Wednesday, 16 February 2011

Library of Babel (further research)

For case study help I bought Jorge Luis Borges' book, Labyrinths, which contains the short story/description of The Library of Babel; which I really enjoyed reading. The translated (from Spanish) book comes across as autobiographical, and describes the most interesting and macabre of places in such a simple way that it is easy to forget it is fiction at all:

I look forward to reading the other short stories when I have written this blog entry.

I made a few sketches of the shapes hexagons create, and how these shapes could be used in the context of circulation throughout the library:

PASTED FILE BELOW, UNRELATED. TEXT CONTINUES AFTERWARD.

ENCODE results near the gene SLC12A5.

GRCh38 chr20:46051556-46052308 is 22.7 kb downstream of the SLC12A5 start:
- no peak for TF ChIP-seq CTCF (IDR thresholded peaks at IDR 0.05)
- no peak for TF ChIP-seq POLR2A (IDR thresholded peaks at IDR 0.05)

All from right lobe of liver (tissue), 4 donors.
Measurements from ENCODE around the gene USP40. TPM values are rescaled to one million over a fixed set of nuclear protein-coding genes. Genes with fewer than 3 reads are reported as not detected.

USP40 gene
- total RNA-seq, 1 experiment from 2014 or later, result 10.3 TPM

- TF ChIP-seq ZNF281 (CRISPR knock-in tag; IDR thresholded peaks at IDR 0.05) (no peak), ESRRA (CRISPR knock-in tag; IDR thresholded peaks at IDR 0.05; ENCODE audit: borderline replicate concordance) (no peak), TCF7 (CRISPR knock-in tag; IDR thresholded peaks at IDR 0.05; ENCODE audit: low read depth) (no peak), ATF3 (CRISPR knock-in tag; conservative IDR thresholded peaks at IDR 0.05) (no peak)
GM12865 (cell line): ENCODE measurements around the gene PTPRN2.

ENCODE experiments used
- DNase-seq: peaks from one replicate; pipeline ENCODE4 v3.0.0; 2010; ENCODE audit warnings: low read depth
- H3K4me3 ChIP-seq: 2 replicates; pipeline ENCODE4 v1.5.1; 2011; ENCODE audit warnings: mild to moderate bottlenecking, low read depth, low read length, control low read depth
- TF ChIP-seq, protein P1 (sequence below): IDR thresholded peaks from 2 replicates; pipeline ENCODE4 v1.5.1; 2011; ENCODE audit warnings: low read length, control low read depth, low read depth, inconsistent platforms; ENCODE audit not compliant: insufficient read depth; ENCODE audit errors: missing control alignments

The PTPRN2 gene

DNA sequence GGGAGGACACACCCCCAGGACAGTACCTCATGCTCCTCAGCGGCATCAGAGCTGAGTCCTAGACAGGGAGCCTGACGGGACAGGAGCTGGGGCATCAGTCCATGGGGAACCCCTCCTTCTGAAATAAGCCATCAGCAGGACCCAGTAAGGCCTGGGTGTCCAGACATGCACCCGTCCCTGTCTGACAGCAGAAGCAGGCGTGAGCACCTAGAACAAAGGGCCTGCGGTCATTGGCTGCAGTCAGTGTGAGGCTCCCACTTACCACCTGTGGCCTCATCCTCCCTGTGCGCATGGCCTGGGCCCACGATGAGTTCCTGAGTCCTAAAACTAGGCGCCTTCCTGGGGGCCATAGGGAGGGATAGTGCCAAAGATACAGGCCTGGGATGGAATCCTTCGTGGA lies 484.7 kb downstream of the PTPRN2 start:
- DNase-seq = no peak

I then looked at how each hexagon could be organised into a series of smaller internal hexagons describing the different functions:

Moving away from floor plans, I drew these basic section diagrams to show the tiny compartments that flank the infinite voids. The voids are full with dust from decomposed bodies who have been falling from so far up. Every so often a librarian would see a skeleton fall past him/her as they continued to read endless books of gibberish:

The lights are described in the books as 'spherical fruits', and I have positioned these over the reading tables, of which there is one per hexagon, per librarian

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